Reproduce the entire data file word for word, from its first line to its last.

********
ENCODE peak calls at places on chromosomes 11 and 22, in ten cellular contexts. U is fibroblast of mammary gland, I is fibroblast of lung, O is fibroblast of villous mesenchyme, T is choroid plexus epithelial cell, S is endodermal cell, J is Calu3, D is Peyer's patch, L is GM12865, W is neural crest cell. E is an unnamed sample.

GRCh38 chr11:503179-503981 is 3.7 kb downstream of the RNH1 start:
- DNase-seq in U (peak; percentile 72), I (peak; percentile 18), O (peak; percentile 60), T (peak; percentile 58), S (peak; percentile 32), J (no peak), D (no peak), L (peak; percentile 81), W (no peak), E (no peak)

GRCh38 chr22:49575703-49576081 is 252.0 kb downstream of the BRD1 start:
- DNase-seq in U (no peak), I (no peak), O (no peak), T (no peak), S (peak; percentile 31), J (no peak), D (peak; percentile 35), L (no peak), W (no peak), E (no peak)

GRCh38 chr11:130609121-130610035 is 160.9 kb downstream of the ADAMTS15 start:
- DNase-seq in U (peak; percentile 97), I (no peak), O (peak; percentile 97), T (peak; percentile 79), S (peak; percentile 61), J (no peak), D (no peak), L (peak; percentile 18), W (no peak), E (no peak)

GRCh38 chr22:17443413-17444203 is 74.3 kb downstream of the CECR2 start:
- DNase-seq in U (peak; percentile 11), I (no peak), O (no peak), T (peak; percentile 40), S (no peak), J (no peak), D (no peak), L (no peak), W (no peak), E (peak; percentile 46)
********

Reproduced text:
ENCODE peak calls at places on chromosomes 11 and 22, in ten cellular contexts. U is fibroblast of mammary gland, I is fibroblast of lung, O is fibroblast of villous mesenchyme, T is choroid plexus epithelial cell, S is endodermal cell, J is Calu3, D is Peyer's patch, L is GM12865, W is neural crest cell. E is an unnamed sample.

GRCh38 chr11:503179-503981 is 3.7 kb downstream of the RNH1 start:
- DNase-seq in U (peak; percentile 72), I (peak; percentile 18), O (peak; percentile 60), T (peak; percentile 58), S (peak; percentile 32), J (no peak), D (no peak), L (peak; percentile 81), W (no peak), E (no peak)

GRCh38 chr22:49575703-49576081 is 252.0 kb downstream of the BRD1 start:
- DNase-seq in U (no peak), I (no peak), O (no peak), T (no peak), S (peak; percentile 31), J (no peak), D (peak; percentile 35), L (no peak), W (no peak), E (no peak)

GRCh38 chr11:130609121-130610035 is 160.9 kb downstream of the ADAMTS15 start:
- DNase-seq in U (peak; percentile 97), I (no peak), O (peak; percentile 97), T (peak; percentile 79), S (peak; percentile 61), J (no peak), D (no peak), L (peak; percentile 18), W (no peak), E (no peak)

GRCh38 chr22:17443413-17444203 is 74.3 kb downstream of the CECR2 start:
- DNase-seq in U (peak; percentile 11), I (no peak), O (no peak), T (peak; percentile 40), S (no peak), J (no peak), D (no peak), L (no peak), W (no peak), E (peak; percentile 46)